To what extent is protection in a mom’s job description?

I read an email aloud about my daughter’s school putting on a talent show, and instantly she wanted to perform. Knew what song she wanted to sing and everything (You are My Sunshine), so I signed her up.

A week later, I hung up a call and glanced at my calendar. Seeing the event that evening, I instantly felt nervous. The whole thing was about to get real.

What if she bowed out at the last minute?

What if she forgot her lyrics?

What if people laughed?

What if she fell on stage?

Avoiding the jitters bubbling in my stomach, I hopped over to Facebook. But then, I closed my laptop and got quiet.

What was I really afraid of?

In the stillness, a voice inside me said “You’re afraid that this experience might bring her pain.”

Crap. Why did I tell her about the stupid Talent Show? I reiterate looking both ways and wearing a bike helmet and buckling seatbelts and regular dental care! Isn’t it in a mom’s job description to shield her child from pain???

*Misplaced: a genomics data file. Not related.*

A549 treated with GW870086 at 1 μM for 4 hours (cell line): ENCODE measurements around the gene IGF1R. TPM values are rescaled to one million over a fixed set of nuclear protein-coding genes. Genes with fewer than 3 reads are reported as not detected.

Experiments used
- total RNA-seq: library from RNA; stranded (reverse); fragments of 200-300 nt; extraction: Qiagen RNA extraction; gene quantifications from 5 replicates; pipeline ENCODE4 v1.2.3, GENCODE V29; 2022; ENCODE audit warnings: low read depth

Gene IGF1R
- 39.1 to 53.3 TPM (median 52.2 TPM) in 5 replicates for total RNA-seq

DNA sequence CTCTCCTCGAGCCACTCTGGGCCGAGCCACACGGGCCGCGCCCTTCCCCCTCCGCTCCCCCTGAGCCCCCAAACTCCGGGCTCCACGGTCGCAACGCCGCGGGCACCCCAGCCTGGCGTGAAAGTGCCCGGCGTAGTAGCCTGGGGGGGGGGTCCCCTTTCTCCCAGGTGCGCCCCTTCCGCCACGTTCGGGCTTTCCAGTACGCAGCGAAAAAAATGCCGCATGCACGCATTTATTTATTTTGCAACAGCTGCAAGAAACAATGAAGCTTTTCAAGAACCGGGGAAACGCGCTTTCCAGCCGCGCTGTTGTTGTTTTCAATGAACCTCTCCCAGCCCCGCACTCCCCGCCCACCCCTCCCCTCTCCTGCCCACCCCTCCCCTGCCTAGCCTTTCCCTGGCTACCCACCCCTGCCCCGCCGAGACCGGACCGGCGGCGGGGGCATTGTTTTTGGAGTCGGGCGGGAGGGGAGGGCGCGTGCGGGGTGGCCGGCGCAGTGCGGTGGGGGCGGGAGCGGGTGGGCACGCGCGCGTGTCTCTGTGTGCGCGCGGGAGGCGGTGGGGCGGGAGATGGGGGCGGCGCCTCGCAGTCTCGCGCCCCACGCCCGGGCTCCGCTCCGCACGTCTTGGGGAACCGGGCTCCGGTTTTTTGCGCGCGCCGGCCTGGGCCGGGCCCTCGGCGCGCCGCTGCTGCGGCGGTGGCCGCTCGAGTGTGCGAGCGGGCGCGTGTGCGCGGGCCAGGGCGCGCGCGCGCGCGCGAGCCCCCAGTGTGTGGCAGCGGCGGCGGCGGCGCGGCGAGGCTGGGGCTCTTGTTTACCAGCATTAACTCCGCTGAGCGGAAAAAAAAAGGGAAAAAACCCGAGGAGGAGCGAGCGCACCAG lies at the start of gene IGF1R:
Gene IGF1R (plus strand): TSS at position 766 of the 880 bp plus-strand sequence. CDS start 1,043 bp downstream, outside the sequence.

The quiet voice inside said “No, that’s not your job. Guide her with how to cope with it instead.”

And it hit me. As much as I’d like to, I can’t protect my kids from their own pain. That’s their experience. Not mine.

“Pass the truth to the next generation. Give them early what we found late.” – Brooke Hampton

When it comes to emotional health, we parents are playing a long game. Because it’s experiences like talent shows, and skinned knees, and hearing someone say they don’t want to be friends anymore, that give us the chance to show them that pain isn’t to be feared. It’s information.

Pain is information to be used, not feared. Click To Tweet

 

No matter how painful an experience feels at the time, they will be ok. This is information that helps us build our coping skills like resilience, inner strength, and confidence.

My job isn’t to teach them to fear pain or to avoid it. It’s to teach them:

  1. how to access this ever-present, omnipotent, unconditional love
  2. how to ask for guidance in the stillness, and
  3. how to trust the guidance they receive.

Reframing my job in this way, I again felt at peace. And fully enjoyed a wonderful evening in awe of our brave girl.

I believe that it’s the healing of fear that allows any parent to truly be there for her child. No matter what happens out on that stage. ♥

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